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Isles’ Jaroslav Halak victimized by bad luck as much as bad play

Islanders goalie Jaroslav Halak deflects the puck against

Islanders goalie Jaroslav Halak deflects the puck against the Hurricanes in Raleigh, N.C., on Nov. 19, 2017. Credit: AP / Gerry Broome

Islanders goalie Jaroslav Halak looked the picture of frustration when discussing Sunday’s 4-2 loss to the Carolina Hurricanes in Raleigh, especially the first period, when he gave up three goals that weren’t necessarily his fault but still put his team in a huge hole.

“Obviously, it’s not the start I hoped for,” Halak said after the game.

He meant the first period, but that statement also applies to his overall place in the Islanders’ goaltending rotation. He hadn’t started in four games after playing in the 5-0 loss in Dallas nine days earlier. Thomas Greiss had started and won the three games in between, cementing his current status as the top choice for coach Doug Weight.

The numbers aren’t kind to either Islanders goaltender through 20 games, though the 3.25 goals per game the team has allowed (23rd in the NHL) can’t entirely be pinned on Halak and Greiss. But among the 33 NHL goaltenders with at least 10 starts, Halak’s .916 even-strength save percentage is tied for 19th. Greiss’ .908 is 25th, but the fact that the Isles have averaged 3.6 goals per game (third in the NHL) has mitigated the damage.

Sunday’s loss highlighted Halak’s biggest problem this season: He’s been on the short end of three Islanders losses in which the opposing goaltender has been the difference.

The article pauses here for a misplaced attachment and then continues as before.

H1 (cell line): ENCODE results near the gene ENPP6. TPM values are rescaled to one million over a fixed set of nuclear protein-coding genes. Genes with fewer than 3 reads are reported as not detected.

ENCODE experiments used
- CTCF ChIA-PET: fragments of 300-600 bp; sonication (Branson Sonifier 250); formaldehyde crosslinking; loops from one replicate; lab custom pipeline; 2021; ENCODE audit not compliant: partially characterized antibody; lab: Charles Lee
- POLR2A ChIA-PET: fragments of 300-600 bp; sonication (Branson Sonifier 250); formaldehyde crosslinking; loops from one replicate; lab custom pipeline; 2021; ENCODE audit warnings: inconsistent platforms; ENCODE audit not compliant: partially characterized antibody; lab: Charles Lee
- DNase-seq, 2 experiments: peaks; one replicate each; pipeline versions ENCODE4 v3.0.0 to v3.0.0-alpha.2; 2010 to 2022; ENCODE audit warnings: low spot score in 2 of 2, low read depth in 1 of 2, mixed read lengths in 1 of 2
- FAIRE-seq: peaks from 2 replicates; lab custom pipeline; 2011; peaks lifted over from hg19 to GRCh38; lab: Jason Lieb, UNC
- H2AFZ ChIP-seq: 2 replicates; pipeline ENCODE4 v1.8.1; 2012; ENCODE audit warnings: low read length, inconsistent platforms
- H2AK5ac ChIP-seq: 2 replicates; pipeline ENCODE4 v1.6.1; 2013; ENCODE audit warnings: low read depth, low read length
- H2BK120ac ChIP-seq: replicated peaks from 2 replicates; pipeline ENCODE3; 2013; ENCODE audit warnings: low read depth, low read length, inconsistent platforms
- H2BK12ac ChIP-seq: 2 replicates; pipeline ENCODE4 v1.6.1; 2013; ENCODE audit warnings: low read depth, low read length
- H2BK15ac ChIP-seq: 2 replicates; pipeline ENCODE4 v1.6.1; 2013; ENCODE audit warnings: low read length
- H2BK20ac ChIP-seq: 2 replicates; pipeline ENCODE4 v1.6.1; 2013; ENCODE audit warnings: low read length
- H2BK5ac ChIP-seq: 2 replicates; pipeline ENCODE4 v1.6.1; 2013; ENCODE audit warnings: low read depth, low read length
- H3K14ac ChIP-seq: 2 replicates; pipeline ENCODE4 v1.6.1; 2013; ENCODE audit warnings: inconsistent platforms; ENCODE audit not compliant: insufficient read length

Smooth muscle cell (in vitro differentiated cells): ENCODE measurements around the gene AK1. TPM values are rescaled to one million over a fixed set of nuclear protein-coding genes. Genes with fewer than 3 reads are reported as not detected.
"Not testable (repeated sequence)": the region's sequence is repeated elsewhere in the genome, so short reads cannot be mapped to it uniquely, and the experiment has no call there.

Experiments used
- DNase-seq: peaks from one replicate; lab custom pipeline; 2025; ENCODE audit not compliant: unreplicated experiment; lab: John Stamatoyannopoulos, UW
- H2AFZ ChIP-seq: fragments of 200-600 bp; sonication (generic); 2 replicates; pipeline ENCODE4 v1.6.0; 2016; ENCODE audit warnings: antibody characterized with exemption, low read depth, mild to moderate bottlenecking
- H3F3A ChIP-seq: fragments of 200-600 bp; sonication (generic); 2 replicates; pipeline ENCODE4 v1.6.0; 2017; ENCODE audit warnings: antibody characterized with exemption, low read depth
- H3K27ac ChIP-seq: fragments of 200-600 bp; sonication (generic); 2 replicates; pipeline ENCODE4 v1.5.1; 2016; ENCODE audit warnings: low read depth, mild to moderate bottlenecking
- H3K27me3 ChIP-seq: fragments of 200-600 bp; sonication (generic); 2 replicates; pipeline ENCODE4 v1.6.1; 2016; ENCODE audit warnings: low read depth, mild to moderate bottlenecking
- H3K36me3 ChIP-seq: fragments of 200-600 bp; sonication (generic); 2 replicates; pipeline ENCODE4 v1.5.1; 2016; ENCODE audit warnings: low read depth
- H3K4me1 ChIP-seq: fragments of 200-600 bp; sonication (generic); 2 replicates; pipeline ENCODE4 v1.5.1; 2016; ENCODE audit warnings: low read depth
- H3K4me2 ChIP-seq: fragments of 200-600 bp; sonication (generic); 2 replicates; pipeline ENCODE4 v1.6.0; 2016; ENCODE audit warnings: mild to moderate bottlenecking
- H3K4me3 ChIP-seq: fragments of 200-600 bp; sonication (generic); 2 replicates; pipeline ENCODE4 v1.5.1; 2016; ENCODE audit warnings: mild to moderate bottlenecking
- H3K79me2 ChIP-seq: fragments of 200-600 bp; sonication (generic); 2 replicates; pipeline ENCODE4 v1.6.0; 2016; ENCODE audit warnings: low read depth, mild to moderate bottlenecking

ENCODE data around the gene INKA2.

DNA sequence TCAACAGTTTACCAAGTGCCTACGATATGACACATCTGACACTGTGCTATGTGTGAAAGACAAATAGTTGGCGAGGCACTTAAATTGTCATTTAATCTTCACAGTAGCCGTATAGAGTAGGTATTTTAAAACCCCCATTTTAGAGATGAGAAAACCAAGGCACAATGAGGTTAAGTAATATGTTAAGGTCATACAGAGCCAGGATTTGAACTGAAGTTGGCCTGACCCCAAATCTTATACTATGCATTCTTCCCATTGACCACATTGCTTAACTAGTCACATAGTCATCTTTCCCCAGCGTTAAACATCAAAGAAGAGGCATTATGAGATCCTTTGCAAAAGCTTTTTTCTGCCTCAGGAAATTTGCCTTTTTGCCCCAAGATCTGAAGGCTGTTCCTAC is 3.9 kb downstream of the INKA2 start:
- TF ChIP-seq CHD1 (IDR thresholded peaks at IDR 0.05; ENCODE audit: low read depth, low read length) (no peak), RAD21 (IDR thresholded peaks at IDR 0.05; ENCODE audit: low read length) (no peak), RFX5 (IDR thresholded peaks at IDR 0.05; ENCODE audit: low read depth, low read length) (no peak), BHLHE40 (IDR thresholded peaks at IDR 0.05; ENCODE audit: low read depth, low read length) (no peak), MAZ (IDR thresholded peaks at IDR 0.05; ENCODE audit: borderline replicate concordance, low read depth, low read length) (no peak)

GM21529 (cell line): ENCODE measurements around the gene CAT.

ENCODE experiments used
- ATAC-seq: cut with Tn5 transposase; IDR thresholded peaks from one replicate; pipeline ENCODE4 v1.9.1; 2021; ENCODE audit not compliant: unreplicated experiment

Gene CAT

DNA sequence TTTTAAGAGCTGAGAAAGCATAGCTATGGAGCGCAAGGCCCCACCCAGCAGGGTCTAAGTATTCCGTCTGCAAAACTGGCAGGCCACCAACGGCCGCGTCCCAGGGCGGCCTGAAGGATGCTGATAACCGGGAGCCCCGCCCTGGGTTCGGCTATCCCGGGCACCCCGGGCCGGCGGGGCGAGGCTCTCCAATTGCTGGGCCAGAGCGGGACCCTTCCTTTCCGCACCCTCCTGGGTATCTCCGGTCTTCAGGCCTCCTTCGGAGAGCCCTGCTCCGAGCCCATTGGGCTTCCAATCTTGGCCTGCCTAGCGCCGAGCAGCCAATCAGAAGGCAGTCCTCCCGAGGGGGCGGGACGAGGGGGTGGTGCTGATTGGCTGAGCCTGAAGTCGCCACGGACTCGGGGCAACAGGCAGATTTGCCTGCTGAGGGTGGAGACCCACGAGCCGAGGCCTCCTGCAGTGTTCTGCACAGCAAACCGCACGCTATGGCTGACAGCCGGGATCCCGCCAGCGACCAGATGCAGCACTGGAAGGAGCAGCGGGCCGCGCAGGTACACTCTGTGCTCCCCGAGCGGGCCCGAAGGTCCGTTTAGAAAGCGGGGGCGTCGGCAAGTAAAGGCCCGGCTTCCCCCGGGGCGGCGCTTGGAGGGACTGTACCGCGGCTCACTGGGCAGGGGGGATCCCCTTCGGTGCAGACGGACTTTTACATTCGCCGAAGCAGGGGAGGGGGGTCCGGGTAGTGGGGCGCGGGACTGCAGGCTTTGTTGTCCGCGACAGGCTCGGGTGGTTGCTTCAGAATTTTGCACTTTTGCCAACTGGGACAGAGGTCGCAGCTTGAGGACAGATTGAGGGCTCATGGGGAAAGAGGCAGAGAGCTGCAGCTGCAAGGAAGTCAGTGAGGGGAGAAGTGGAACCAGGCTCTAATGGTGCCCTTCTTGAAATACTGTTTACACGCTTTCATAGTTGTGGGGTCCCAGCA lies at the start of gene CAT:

Cam Ward was superb in making 27 saves for the Hurricanes, including a few desperation stops in a second period that the Islanders dominated, putting 30 attempts toward Ward.

In Anaheim on Oct. 11, John Gibson made 39 saves to outduel Halak in a 3-2 Ducks win. On Nov. 2 in Washington, Braden Holtby made 36 saves in a 4-3 Caps win. So Halak has not done a poor job. It just doesn’t look so hot at times when compared with what other teams’ goaltenders have done.

“I thought Jaro played well, he battled,” Weight said Sunday. “We miss an assignment off a draw [on the first goal] and the next one goes off a skate. It’s tough.”

The Islanders have three sets of back-to-back games among their next 13, so Weight will need both of his goaltenders to be ready. For Halak to get back into a more regular rotation, it would appear that he, rather than the goalie in the other net, will need to be the one stealing points.

New York Sports